Do I need a company secretary?
Well the quick answer to this question is no, you do not have to have a company secretary appointed to you company – unless it is a requirement of the articles of association – or you choose to set yourself up as a PLC (public limited company).
Since 2008, it is not legally required for limited companies to have a company secretary, so unless your articles of association say otherwise, you can do without one.
Depending on the age of your registered company, those who formed their company before 6th April 2008 for example will have this provision written into your articles, so will still have to continue with a company secretary. However, the company members or shareholders can vote to remove the role through passing a special resolution. Without passing this resolution, your company will still legally be required to have a company secretary role.
Newer companies that formed after 6th April 2008, with no such provision in their articles, have the choice to appoint or remove a company secretary at their discretion.
What does a company secretary do?
The main reason for a company to appoint a company secretary is to ease the workload of the company director(s). Their role is mainly to help the company comply with their statutory duties and other legal responsibilities that need to be maintained and kept up to date.
Each company will draw up their own duties for a company secretary, so the role itself can vary greatly from company to company. But for the most part the secretary will be required to perform such duties as:
Maintaining company addresses.
Reporting changes to Companies House and HMRC.
Monitoring finances and maintaining accounting records.
Preparing annual accounts and tax returns.
Preparing and filing annual returns.
Registering the Corporation Tax, VAT and PAYE.
There are lots of other tasks that are usually assigned to a company secretary that may include maintaining business stationery, preparing reports, arranging meetings and circulating agendas and minutes, and maintaining public records and ensuring they are accessible for inspection.
Can I appoint anyone as a company secretary?
There are certain rules to follow about appointing a company secretary, but you have to remember that no matter whoever you appoint, the ultimate responsibility for ensuring the company meets all it’s statutory requirements sits with the company directors. A company secretary will be tasked with certain duties to complete on behalf of the directors, but not instead of them.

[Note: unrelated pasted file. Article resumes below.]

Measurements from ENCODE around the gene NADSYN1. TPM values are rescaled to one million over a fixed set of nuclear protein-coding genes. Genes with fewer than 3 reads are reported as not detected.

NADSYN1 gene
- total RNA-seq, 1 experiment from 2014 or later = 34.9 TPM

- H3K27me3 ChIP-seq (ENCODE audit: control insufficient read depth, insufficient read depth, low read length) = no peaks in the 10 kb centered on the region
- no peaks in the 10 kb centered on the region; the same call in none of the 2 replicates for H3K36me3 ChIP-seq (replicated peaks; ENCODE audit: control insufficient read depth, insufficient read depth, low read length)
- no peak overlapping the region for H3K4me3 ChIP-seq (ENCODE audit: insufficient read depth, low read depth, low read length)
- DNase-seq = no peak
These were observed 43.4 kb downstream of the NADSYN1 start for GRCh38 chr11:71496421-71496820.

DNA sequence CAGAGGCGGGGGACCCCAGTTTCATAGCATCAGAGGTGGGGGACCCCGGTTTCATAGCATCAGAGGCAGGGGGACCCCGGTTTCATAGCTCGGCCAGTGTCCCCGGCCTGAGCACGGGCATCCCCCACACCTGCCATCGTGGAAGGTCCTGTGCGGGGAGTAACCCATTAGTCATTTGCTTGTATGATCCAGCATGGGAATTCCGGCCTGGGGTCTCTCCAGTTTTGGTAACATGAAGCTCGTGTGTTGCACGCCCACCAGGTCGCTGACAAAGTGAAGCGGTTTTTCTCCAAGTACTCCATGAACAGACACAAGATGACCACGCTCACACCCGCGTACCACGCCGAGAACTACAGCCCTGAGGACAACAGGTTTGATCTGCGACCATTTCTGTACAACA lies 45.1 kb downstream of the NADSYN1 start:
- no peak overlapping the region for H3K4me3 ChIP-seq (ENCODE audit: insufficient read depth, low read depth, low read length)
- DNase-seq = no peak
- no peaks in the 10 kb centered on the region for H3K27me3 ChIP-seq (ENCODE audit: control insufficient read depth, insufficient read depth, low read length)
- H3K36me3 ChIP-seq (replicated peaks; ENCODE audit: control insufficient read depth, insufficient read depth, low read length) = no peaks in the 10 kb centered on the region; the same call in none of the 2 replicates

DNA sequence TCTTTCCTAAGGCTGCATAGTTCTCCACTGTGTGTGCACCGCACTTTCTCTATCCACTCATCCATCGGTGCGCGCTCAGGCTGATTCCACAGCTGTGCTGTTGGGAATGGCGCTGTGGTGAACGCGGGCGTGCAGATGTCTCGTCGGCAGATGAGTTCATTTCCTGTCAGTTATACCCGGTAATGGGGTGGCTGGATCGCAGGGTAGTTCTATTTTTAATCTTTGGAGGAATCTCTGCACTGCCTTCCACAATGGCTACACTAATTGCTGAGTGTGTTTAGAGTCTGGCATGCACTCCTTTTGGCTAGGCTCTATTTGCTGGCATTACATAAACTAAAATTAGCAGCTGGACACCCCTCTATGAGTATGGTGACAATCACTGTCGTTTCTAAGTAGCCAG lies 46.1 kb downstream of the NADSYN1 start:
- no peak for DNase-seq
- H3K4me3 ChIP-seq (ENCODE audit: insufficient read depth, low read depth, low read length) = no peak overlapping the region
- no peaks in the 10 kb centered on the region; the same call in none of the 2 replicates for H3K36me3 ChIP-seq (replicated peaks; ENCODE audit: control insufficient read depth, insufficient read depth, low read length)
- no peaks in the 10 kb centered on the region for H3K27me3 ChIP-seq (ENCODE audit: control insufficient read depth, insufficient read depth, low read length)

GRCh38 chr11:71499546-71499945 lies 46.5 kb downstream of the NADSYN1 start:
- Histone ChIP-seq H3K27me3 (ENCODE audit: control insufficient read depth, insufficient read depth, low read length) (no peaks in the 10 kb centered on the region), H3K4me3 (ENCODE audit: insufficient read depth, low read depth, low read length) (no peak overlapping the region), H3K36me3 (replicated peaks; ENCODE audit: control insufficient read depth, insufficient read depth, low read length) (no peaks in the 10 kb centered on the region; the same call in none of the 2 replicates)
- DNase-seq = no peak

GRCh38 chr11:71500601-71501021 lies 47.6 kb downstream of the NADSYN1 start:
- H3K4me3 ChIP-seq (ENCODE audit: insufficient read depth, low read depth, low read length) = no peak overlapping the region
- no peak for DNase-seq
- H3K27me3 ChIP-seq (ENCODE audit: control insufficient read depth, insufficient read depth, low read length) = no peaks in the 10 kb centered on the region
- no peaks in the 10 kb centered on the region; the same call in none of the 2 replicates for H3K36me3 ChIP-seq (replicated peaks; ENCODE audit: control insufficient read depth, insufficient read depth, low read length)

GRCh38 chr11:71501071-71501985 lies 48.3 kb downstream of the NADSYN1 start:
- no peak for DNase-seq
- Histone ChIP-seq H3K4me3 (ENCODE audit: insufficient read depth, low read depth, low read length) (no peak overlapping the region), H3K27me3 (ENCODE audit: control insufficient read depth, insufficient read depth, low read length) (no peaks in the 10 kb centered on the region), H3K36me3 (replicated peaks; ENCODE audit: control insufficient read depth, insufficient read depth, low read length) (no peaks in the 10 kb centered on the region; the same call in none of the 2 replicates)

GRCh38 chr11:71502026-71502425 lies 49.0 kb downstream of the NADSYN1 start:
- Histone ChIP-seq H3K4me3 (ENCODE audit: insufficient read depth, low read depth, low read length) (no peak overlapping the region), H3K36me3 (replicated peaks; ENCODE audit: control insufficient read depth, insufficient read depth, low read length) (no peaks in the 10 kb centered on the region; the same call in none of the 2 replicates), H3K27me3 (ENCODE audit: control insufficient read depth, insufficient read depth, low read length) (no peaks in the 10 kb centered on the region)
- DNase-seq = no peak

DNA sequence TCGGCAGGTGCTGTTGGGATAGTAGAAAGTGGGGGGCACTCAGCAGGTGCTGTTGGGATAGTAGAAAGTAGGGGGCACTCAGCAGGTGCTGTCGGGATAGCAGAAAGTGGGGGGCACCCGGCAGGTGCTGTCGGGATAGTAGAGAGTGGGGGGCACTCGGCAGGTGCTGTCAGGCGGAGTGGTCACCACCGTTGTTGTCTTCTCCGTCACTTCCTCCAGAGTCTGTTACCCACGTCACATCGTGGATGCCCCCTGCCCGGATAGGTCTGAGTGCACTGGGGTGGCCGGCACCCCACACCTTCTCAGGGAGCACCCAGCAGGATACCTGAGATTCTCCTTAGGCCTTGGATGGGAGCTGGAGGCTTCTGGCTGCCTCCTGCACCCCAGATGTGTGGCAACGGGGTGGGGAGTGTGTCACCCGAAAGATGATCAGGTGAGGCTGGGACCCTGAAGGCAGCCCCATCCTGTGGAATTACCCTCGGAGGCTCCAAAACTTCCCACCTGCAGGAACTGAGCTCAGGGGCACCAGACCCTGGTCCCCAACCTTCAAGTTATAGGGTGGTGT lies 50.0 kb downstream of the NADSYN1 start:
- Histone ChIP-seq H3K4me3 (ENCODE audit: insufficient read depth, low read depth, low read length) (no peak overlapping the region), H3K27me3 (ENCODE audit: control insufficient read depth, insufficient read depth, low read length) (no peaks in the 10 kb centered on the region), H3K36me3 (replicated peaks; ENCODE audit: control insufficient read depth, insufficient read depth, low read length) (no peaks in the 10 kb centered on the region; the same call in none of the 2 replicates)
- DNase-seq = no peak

You are not allowed to appoint anyone under the age of 16, or someone who is an undischarged bankrupt, a disqualified director, or someone who holds the role of an auditor of the company.
Obviously, you will want to appoint someone trustworthy, and if they come with professional skills that benefit your company – then that is an extra bonus! You don’t have to appoint a person if you don’t want to – instead you can appoint another limited company to act as your company secretary. Here are some other suggestions for a suitable company secretary:
A professional chartered secretary.
Your own accountant or solicitor.
An administrative services company.
A director, shareholder or guarantor of your company.
How do I appoint a company secretary?
When you first go through your company formation you can appoint your company secretary during or after your incorporation. The role can also be removed online further down the road should you decide you no longer need a company secretary. Whether you choose to appoint or remove a company secretary after incorporation, you must make sure you tell Companies House about this change. They can then update their public record to show the changes.
What do Companies House need to know when I appoint a company secretary?
This is the information you need to supply to Companies House: Company name and registration number, date of appointment, secretary’s full name, contact/service address for secretary – most will usually nominate the registered office address as their regular contact address, especially if they want to avoid their home address going on public record and increase the chances of receiving lots of junk mail.
Consent to Act tick box – the company must confirm the secretary’s consent to act in that capacity by ticking the ‘statement of consent’ box on the appointment form.